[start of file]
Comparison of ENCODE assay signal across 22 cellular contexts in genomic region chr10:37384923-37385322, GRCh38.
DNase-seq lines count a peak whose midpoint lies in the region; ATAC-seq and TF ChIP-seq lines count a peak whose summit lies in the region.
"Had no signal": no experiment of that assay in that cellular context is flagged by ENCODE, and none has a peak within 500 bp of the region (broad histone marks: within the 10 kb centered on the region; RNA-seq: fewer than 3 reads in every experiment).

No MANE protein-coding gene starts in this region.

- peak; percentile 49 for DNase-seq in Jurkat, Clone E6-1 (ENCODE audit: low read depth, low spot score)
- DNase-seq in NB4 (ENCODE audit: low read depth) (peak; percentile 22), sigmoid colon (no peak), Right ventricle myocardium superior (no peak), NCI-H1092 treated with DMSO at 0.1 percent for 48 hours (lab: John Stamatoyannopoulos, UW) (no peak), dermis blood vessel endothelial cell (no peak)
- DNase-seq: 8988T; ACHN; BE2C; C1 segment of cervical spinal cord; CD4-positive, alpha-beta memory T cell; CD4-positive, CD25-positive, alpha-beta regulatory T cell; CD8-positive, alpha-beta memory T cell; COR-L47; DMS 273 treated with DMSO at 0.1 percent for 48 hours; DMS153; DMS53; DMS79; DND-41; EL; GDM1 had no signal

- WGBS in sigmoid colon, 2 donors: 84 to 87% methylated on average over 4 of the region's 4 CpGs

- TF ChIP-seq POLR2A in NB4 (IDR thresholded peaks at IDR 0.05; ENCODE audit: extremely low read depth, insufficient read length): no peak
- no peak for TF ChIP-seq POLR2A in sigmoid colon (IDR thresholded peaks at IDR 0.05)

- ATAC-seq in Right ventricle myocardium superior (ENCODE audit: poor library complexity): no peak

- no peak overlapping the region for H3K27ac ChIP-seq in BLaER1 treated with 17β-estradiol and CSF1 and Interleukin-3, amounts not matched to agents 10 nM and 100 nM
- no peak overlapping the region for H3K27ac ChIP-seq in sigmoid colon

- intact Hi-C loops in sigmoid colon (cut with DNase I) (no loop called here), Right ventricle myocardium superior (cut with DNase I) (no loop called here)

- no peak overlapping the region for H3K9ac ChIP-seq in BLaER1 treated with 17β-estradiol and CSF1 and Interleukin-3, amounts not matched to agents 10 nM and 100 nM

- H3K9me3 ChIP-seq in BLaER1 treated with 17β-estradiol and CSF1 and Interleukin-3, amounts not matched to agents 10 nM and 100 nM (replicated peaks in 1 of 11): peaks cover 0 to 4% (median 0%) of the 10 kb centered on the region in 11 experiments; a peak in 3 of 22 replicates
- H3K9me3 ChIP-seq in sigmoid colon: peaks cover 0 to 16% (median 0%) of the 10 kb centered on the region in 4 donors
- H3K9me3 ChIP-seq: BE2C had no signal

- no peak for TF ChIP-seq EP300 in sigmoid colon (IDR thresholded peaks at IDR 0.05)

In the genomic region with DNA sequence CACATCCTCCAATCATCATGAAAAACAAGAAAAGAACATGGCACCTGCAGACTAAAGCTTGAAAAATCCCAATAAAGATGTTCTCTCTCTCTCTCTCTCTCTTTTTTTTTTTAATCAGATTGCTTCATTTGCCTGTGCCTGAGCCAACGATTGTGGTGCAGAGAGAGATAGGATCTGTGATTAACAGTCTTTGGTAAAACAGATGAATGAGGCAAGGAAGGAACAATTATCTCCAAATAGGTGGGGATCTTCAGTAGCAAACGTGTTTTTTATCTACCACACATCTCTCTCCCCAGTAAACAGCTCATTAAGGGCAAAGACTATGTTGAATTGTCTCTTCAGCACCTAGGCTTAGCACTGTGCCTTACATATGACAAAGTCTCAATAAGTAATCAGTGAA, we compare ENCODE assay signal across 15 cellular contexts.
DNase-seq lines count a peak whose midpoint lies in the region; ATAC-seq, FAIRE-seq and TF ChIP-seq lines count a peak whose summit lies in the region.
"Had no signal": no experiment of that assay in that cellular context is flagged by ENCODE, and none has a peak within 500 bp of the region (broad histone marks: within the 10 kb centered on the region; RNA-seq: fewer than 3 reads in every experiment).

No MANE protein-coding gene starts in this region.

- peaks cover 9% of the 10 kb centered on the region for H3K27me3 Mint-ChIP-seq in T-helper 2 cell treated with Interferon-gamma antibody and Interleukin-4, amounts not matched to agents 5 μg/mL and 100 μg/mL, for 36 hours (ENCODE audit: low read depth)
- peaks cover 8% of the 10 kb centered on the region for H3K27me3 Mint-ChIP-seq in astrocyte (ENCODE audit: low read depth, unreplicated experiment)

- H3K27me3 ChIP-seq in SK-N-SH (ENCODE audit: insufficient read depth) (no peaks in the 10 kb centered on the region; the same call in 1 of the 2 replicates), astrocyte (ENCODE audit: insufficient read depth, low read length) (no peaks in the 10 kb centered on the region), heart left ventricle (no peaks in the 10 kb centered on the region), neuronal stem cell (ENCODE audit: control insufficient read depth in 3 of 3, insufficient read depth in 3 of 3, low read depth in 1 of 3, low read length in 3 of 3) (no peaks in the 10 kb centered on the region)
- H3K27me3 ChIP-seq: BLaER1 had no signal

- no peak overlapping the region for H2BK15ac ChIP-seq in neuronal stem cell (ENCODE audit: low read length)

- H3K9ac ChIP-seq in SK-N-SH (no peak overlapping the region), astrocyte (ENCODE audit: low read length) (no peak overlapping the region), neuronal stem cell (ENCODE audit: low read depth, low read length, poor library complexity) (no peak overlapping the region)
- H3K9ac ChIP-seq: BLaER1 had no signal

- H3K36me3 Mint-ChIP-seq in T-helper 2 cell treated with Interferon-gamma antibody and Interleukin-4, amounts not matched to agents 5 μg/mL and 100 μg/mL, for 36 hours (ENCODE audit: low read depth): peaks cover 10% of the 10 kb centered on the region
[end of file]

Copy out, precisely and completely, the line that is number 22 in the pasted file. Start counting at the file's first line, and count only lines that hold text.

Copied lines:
"Had no signal": no experiment of that assay in that cellular context is flagged by ENCODE, and none has a peak within 500 bp of the region (broad histone marks: within the 10 kb centered on the region; RNA-seq: fewer than 3 reads in every experiment).